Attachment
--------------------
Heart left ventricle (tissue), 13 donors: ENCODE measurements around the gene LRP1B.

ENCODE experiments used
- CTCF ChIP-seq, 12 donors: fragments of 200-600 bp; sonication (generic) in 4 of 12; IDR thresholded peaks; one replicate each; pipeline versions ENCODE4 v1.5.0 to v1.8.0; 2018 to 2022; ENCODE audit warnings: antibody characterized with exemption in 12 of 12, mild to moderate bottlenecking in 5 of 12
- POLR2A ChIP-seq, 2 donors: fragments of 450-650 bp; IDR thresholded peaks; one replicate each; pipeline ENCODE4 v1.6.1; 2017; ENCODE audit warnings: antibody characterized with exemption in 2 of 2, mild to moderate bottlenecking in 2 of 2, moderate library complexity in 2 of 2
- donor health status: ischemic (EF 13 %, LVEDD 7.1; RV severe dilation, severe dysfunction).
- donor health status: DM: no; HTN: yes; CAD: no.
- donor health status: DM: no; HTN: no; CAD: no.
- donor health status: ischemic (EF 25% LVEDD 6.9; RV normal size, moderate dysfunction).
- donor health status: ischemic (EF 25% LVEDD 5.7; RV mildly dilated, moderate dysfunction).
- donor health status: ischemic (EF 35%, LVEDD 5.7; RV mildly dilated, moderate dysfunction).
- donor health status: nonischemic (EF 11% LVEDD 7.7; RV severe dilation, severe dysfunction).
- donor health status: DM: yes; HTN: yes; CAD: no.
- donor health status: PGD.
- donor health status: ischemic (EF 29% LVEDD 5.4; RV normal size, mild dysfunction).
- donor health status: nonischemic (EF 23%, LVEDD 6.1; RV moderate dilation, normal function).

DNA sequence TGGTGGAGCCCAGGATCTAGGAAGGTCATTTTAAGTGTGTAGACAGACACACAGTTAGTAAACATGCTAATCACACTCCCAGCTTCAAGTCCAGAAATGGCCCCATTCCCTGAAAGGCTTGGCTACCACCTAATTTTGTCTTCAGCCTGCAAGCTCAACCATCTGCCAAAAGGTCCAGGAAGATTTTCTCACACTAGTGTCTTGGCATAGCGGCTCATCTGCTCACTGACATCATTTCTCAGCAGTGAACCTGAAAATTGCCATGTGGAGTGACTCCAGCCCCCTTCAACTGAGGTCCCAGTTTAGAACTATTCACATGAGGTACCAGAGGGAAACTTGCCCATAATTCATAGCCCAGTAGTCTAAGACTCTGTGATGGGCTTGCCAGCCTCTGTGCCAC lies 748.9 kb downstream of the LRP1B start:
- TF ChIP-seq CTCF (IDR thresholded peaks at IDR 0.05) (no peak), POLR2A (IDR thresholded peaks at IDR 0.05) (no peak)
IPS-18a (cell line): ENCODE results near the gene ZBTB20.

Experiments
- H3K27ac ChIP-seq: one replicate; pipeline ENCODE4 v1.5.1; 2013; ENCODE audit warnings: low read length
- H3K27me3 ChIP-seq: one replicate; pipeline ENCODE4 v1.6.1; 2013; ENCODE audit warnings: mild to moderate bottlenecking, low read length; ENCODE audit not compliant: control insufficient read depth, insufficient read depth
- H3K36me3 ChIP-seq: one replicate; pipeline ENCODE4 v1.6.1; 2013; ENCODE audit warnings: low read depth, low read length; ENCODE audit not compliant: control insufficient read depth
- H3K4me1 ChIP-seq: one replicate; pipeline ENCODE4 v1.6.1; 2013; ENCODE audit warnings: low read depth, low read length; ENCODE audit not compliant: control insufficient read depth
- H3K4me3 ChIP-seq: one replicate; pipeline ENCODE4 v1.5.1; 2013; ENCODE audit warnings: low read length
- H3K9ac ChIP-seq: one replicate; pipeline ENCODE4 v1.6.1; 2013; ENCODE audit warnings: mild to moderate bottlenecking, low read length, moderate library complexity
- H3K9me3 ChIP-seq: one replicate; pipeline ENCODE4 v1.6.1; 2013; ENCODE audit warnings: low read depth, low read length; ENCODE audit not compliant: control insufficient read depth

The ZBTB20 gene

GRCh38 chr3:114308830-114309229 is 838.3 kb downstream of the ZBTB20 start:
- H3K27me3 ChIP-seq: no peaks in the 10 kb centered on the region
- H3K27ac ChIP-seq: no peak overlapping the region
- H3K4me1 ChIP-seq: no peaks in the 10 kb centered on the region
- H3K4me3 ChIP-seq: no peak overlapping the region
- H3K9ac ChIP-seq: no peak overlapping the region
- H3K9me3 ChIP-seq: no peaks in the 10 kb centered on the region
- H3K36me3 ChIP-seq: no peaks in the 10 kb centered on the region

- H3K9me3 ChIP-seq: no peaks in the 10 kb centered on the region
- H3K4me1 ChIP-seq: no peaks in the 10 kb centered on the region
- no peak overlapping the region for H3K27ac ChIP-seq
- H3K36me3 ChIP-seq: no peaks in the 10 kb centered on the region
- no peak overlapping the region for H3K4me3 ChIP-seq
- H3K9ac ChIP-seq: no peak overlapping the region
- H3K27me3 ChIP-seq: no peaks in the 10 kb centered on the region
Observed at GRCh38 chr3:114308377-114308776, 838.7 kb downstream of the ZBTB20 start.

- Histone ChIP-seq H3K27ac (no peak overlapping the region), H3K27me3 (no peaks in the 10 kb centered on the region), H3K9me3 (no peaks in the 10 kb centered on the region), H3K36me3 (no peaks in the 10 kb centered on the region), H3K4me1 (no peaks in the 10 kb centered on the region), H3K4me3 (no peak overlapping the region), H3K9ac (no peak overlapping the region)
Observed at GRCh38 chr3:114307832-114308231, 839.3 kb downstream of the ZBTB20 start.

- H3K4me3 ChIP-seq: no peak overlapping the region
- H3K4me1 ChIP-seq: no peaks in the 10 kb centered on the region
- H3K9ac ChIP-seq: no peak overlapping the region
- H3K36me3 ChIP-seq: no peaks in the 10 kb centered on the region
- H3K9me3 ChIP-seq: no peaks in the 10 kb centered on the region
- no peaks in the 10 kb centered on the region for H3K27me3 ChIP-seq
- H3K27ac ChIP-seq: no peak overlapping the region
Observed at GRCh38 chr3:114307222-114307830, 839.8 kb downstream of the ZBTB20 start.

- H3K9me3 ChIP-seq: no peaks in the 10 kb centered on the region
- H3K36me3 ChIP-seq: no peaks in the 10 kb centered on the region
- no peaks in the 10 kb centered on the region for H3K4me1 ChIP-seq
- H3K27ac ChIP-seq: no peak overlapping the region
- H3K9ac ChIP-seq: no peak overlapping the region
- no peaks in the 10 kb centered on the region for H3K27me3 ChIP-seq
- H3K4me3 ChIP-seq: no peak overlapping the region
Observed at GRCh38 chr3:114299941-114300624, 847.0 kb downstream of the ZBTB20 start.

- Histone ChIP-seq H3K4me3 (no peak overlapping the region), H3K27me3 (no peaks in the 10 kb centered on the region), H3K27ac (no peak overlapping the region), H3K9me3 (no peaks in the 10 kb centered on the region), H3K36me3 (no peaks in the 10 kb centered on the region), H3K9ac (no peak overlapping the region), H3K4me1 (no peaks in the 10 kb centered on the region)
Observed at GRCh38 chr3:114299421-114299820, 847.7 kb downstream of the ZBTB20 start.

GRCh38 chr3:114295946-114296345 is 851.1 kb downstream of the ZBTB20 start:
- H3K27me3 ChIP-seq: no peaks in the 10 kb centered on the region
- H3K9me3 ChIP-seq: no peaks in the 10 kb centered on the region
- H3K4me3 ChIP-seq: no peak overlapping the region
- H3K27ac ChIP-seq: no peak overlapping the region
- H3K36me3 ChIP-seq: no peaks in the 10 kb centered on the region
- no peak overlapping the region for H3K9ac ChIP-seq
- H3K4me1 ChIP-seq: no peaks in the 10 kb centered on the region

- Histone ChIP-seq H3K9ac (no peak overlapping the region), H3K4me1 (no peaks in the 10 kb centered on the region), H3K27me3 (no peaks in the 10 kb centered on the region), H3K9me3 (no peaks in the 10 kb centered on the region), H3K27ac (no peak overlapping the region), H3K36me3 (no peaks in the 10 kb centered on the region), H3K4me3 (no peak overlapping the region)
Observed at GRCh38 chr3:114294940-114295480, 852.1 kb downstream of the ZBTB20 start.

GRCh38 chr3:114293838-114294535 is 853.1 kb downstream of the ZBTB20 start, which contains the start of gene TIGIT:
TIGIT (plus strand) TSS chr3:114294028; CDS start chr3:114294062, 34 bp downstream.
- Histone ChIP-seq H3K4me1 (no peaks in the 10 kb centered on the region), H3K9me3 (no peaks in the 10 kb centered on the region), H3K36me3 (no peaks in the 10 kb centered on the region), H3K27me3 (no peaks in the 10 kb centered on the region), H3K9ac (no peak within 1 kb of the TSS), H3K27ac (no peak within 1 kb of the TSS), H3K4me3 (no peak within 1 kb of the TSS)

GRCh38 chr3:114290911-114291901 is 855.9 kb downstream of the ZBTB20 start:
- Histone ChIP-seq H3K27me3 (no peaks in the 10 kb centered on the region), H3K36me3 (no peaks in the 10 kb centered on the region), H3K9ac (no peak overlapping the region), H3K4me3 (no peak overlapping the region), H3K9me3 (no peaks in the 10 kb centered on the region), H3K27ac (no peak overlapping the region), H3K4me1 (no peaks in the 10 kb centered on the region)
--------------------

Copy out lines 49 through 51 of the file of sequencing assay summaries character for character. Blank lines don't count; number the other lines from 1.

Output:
- H3K36me3 ChIP-seq: no peaks in the 10 kb centered on the region
- H3K9me3 ChIP-seq: no peaks in the 10 kb centered on the region
- no peaks in the 10 kb centered on the region for H3K27me3 ChIP-seq